Pearls Across Penna- Day 2 (part 1) – Penusila Lakshmi Narasimha Swamy Temple, Penchalakona ©Sangeeta Venkatesh

1 hour 10 minute drive from Venkatagiri to Penchalakona

After a long day starting from Srikalahasti and then to Venkatgiri, we made our way to stay overnight at the village of Penchalakona This village is part of the Rapur Mandal in the Nellore District. The area is also a wildlife sanctuary which is about 1030 square kilometres. A simple dinner and catching up on some sleep, we stepped out early at 7 a.m to visit the famed Penisula Lakshmi Narasimha Temple.

The temple is regarded as one of Nava Narasimha Kshetras. The others are Ahobilam, Yadagirigutta, Malakonda, Simhachalam, Dharmapuri, Vedadri , Antarvedi, and Mangalagiri- all in the region of Andhra Pradesh and Telengana states.

As we stepped out to proceed towards the temple, we were greeted by a wonderful figures of Lord Hanuman and Garuda, (the eternal vehicles or vahanamas for Lord Vishnu), facing their backs to each other, at the entrance of the village.

The march of the pilgrims

It is believed that Lord Narasimha, one of the avataras / manifestations of Lord Vishnu in his half man/half lion form manifested Himself on a huge rock in a meditative posture. He is also known as the Somasila Narasimhaswamy.

The Penusila Lakshmi Narasimha Temple

The story of Narasimha is well known.  Jaya and Vijaya were two dwarapalakas (gatekeepers) to Vaikuntha. And when the Sanata Kumara brothers or Sanakadhik (the first mind born sons of Lord Brahma), came to offer their respects to Lord Vishnu, the gatekeepers did not allow them in. The Sanat Kumaras were enlightened souls, although they looked like boys and roamed around naked. To reach Lord Vishnu’s abode in Vaikuntha, you have to pass through seven gates. The Sanat Kumara brothers passed through six very easily, but when they reached the seventh, the Dwarapalakas stopped them – as they did not take these young boys, who were naked very seriously.  

The Sanat Kumara brothers expected Jaya and Vijaya to be like their master Vishnu, who does not differentiate between any being. Enraged, the Kumaras cursed them to be born on earth several times as humans. Lord Vishnu who learnt of the incident, appeared before the Kumaras in all his glory with his retinue and welcomed the four Kumaras. With deep devotion, the brothers appealed to Him to accept them as his devotees and allow them to offer worship at his feet for all time to come and let his feet be their final emancipation. Vishnu complied with their request and also asked them to modify the curse. So, the brothers assured Jaya and Vijaya that they will born as demons on Earth three times, but would be annihilated by their master Lord Vishnu himself and then return to their permanent abode.

Hence, the demons Hiranyaksha and Hiranyakashipu were born to Diti (the wife of Sage Kashyapa) during Satya Yuga. And they were a menace to the Earth. Hiranyaksha was killed by the Varaha Avatara. Angered by his death – Hiranyakashipu did everything to sully the name of Lord Hari. But as luck would have it his son turned out to be a staunch devotee or bhakta of Lord Vishnu. And you all know the story about how he tortured his own son. At one point he is angered and laughs in derision at Prahlada’s implicit faith and devotion for Sri Hari since the child keeps asserting that the Lord is present everywhere. Hiranyakasipu goes on to ask him, if, as he claims, such a person exists everywhere, why is He not seen in the pillar and goes to strike the pillar and instantly the Lord manifests from the pillar, proving the Sukta Vakya or maxim, ‘Narayana pervades both inside and outside of everything’.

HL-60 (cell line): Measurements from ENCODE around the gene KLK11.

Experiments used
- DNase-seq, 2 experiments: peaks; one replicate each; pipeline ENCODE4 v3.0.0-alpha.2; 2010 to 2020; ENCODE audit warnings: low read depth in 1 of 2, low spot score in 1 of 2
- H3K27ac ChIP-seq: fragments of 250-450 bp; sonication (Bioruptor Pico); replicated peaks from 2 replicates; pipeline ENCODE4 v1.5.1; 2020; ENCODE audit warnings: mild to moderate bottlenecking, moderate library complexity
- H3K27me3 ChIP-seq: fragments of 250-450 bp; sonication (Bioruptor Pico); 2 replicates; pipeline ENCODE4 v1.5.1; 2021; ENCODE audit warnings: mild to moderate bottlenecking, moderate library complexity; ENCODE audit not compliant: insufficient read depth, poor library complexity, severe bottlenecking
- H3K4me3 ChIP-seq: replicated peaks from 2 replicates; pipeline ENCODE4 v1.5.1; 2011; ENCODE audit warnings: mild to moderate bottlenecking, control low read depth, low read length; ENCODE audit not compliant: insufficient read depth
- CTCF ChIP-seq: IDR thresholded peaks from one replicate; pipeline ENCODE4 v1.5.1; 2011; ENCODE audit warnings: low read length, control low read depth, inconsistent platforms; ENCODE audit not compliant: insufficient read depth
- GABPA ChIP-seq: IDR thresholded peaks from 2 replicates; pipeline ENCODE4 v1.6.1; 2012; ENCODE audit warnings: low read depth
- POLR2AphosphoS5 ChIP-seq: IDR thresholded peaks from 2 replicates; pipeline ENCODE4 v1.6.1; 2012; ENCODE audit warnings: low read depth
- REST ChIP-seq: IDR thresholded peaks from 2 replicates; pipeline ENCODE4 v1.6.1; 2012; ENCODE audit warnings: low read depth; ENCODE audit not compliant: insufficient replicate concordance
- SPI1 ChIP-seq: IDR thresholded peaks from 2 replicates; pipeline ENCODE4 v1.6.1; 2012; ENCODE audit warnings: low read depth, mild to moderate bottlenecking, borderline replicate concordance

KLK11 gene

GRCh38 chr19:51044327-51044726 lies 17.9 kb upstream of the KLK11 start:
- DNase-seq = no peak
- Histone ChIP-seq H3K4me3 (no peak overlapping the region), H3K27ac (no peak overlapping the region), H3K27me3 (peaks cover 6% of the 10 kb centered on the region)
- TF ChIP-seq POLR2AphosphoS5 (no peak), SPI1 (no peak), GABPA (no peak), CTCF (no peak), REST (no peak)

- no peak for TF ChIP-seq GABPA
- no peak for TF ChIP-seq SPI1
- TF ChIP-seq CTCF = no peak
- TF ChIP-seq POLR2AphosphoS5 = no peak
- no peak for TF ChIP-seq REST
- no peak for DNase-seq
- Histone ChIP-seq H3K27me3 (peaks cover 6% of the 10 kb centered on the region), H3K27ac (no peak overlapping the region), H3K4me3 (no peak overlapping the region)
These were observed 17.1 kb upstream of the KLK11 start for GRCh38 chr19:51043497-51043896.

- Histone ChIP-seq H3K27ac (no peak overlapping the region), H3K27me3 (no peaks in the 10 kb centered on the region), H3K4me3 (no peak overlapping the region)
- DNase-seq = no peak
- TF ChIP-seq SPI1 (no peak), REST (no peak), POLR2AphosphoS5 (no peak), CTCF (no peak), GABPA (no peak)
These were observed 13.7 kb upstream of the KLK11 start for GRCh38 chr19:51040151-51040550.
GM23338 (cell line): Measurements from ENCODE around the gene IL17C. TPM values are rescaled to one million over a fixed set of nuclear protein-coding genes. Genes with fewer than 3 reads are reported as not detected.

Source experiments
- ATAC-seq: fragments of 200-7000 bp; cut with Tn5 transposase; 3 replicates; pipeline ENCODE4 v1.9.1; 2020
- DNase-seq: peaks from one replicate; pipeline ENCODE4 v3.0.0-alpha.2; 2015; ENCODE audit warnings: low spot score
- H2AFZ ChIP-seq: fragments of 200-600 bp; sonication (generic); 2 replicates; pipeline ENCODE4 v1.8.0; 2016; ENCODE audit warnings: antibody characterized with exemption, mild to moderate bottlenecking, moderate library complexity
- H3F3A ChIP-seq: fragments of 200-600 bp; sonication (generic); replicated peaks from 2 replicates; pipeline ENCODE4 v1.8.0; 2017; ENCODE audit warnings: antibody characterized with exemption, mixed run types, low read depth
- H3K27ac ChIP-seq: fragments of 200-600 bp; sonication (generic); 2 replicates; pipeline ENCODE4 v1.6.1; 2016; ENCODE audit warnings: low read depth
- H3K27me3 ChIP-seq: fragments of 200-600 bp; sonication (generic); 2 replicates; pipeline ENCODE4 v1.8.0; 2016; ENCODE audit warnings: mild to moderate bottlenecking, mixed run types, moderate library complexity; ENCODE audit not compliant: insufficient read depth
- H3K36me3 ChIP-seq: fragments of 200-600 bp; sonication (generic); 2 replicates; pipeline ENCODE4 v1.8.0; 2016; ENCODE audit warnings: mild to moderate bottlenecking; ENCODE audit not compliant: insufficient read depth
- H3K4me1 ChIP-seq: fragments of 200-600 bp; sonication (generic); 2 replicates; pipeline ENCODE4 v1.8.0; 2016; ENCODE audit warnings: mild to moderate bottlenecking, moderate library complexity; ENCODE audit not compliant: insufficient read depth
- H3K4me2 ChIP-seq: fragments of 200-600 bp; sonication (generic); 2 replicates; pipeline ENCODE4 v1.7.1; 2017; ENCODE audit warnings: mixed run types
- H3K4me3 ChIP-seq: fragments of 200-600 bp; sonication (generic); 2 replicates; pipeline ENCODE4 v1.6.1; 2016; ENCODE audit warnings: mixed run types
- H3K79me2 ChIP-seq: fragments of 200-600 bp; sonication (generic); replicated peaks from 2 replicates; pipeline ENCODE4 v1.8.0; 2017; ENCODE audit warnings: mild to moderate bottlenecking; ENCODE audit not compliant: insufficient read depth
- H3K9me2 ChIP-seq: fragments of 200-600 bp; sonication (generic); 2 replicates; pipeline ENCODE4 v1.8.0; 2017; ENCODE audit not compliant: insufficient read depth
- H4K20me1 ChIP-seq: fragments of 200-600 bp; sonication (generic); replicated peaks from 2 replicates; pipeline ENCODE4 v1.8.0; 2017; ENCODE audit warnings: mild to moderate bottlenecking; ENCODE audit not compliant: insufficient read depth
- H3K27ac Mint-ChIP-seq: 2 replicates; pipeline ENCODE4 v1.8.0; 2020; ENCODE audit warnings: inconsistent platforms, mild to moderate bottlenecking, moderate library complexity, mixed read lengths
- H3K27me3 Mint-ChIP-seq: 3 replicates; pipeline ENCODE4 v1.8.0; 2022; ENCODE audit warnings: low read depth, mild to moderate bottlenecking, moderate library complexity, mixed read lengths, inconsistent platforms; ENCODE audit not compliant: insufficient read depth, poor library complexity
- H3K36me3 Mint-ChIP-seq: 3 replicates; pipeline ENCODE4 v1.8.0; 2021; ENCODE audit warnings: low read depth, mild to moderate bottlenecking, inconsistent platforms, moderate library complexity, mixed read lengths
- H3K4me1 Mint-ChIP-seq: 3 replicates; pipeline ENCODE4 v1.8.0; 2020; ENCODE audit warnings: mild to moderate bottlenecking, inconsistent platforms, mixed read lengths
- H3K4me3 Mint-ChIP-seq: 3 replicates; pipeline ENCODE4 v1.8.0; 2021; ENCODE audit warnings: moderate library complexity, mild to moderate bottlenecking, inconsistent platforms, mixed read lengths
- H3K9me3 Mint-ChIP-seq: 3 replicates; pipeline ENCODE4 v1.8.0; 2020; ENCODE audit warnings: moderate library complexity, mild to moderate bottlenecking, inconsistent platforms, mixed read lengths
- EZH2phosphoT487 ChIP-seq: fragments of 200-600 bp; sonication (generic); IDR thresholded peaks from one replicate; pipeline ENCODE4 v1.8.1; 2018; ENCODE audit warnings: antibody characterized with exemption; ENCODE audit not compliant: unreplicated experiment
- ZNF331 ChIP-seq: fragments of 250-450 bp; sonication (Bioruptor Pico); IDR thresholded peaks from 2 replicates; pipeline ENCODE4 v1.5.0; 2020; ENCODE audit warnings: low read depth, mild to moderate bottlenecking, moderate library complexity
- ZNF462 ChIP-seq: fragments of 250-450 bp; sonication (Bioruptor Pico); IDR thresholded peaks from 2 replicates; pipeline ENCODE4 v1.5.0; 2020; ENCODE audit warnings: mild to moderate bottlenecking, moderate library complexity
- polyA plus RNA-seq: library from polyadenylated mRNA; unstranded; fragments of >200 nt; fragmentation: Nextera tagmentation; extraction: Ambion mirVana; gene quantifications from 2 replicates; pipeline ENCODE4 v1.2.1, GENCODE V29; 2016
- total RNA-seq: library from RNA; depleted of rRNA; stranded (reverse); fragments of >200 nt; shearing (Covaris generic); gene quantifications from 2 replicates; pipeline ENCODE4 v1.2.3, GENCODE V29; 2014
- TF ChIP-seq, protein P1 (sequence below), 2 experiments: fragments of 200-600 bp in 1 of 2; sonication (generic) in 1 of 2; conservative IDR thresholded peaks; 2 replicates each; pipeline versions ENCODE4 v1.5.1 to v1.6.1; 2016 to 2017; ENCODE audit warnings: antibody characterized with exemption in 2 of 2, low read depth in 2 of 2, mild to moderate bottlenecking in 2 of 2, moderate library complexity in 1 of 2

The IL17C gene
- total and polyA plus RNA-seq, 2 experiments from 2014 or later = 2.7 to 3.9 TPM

And as the Bhaktavatsala (one who loves his devotees) – he takes the form of half-man half-lion form to protect Prahlada from his demoniac father Hiranyakashipu.  His eyes were as bright as the sun, sharp teeth or His angry roars shook the three worlds. And he took this ‘Ugram’ (extreme angry form) to slay the person who troubled his devotee.

The beautiful gopuram of the temple in the background and the Vimanam in the foreground

According to legend, even after killing the demon, the Lord’s anger did not subside and he started roaming the forests. To control his anger, Goddess Lakshmi took the form of tribal lady ‘Chenchu Lakshmi’ to please Narasimha Swamy. Chenchu Lakshmi hugged Narasimha Swamy at this place to control the anger. A hug in Telugu translates as Penu Vesukonuta. Thus the place got the name ‘Penusila’, and with time the name changed to Penchalakona.

Another local legend at Penchalakona, says that the Lord after killing demon Hiranyakashipu took a bath in Penchalakona to end the ‘Ugra’ Narasimha Avatar and manifested here in Yoga Mudra. ‘Penusila Kona’ which means means ‘Huge Rock Corner’. It was indeed a blessing to visit the temple and get His grace.

Entrance of the temple; notice the Dwarapalakas!

A special yagna for the annual ‘pavitra utsavam’ was also happening. Do see the pictures of the same in the slideshow. The main objective of the utsava is penitential, incase omissions and mistakes were done in the performance of various rituals throughout the year. A Hanuman temple exists opposite the main temple too.

Hanuman Temple
The Pushkarni/ Lake

After this beautiful darshan, we were on the way to the Chitvel Varadarajaswamy temple, but before that we were to pay our obeisance to the Bhadrakali and Veerabhadraswamy Siva temple. Do stay tuned for that!

Acknowledgements: Pictures by A. S Diwakar (Chennai)

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